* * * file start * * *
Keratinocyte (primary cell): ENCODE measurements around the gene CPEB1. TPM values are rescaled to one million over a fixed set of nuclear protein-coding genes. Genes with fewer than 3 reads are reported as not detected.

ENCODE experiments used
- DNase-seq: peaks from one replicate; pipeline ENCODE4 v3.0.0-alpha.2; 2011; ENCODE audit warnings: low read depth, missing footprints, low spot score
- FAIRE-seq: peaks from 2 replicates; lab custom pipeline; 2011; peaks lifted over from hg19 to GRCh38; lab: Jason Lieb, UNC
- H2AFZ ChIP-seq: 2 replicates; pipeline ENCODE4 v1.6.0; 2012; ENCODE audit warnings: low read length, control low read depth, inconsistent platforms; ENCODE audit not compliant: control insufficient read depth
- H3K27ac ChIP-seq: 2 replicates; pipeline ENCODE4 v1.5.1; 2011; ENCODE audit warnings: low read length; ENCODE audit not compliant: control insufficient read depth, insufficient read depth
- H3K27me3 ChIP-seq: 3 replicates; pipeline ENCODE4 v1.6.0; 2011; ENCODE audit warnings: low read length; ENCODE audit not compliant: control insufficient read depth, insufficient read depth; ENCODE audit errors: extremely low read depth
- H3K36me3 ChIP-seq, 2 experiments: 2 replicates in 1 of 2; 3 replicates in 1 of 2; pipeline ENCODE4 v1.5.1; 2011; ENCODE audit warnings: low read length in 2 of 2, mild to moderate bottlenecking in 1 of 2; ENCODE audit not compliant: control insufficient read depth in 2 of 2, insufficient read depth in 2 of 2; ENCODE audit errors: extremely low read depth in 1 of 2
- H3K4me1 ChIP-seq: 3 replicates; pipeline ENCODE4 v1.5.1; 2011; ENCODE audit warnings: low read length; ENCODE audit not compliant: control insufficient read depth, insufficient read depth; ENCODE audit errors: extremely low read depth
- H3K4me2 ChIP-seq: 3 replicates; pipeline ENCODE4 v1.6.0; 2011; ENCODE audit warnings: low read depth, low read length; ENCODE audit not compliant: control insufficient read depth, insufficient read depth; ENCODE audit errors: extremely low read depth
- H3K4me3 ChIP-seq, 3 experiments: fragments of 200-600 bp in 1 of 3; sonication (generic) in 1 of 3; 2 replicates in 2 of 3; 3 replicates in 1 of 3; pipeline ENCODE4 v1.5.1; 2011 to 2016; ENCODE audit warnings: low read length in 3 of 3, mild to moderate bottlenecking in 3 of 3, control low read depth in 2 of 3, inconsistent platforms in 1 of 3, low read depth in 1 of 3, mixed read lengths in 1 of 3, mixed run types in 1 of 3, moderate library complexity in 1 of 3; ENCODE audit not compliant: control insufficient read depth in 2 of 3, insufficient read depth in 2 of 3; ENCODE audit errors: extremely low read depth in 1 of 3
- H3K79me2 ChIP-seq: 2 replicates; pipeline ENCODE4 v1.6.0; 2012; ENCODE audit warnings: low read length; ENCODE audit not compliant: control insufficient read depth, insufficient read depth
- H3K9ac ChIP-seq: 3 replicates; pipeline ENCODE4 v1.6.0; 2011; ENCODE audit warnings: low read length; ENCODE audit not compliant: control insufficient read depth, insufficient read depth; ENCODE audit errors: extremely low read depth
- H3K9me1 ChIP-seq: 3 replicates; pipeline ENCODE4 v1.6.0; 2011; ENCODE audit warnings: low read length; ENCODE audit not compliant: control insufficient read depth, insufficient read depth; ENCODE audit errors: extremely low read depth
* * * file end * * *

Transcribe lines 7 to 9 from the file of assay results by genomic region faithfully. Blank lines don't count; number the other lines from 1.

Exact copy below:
- H3K27me3 ChIP-seq: 3 replicates; pipeline ENCODE4 v1.6.0; 2011; ENCODE audit warnings: low read length; ENCODE audit not compliant: control insufficient read depth, insufficient read depth; ENCODE audit errors: extremely low read depth
- H3K36me3 ChIP-seq, 2 experiments: 2 replicates in 1 of 2; 3 replicates in 1 of 2; pipeline ENCODE4 v1.5.1; 2011; ENCODE audit warnings: low read length in 2 of 2, mild to moderate bottlenecking in 1 of 2; ENCODE audit not compliant: control insufficient read depth in 2 of 2, insufficient read depth in 2 of 2; ENCODE audit errors: extremely low read depth in 1 of 2
- H3K4me1 ChIP-seq: 3 replicates; pipeline ENCODE4 v1.5.1; 2011; ENCODE audit warnings: low read length; ENCODE audit not compliant: control insufficient read depth, insufficient read depth; ENCODE audit errors: extremely low read depth